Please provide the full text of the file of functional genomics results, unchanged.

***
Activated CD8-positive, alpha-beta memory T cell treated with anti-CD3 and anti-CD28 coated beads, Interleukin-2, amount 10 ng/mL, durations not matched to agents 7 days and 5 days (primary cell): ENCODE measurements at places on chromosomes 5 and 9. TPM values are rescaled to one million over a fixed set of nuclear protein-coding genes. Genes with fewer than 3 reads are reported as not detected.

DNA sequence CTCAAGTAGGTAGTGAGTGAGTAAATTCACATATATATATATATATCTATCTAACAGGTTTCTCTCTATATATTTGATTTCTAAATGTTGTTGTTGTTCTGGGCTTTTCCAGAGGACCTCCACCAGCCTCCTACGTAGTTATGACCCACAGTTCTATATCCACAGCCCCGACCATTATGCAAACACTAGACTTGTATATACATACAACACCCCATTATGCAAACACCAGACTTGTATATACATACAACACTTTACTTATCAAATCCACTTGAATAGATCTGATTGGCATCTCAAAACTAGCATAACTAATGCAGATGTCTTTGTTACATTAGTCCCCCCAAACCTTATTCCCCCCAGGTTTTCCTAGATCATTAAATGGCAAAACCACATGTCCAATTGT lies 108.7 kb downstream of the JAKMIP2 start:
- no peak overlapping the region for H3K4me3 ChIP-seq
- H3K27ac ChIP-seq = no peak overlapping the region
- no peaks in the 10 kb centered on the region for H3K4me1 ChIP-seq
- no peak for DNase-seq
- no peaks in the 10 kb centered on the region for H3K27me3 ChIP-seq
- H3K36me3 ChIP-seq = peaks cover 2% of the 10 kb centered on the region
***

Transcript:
Activated CD8-positive, alpha-beta memory T cell treated with anti-CD3 and anti-CD28 coated beads, Interleukin-2, amount 10 ng/mL, durations not matched to agents 7 days and 5 days (primary cell): ENCODE measurements at places on chromosomes 5 and 9. TPM values are rescaled to one million over a fixed set of nuclear protein-coding genes. Genes with fewer than 3 reads are reported as not detected.

DNA sequence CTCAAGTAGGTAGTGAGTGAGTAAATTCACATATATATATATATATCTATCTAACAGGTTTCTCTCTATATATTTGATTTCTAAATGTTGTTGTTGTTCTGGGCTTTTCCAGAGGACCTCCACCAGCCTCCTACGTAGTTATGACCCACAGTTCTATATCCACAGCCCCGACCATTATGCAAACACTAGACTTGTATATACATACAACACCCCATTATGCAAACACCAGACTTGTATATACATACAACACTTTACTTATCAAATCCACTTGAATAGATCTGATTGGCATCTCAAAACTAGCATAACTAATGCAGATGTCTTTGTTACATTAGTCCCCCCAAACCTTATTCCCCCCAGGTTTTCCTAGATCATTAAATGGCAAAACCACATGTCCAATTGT lies 108.7 kb downstream of the JAKMIP2 start:
- no peak overlapping the region for H3K4me3 ChIP-seq
- H3K27ac ChIP-seq = no peak overlapping the region
- no peaks in the 10 kb centered on the region for H3K4me1 ChIP-seq
- no peak for DNase-seq
- no peaks in the 10 kb centered on the region for H3K27me3 ChIP-seq
- H3K36me3 ChIP-seq = peaks cover 2% of the 10 kb centered on the region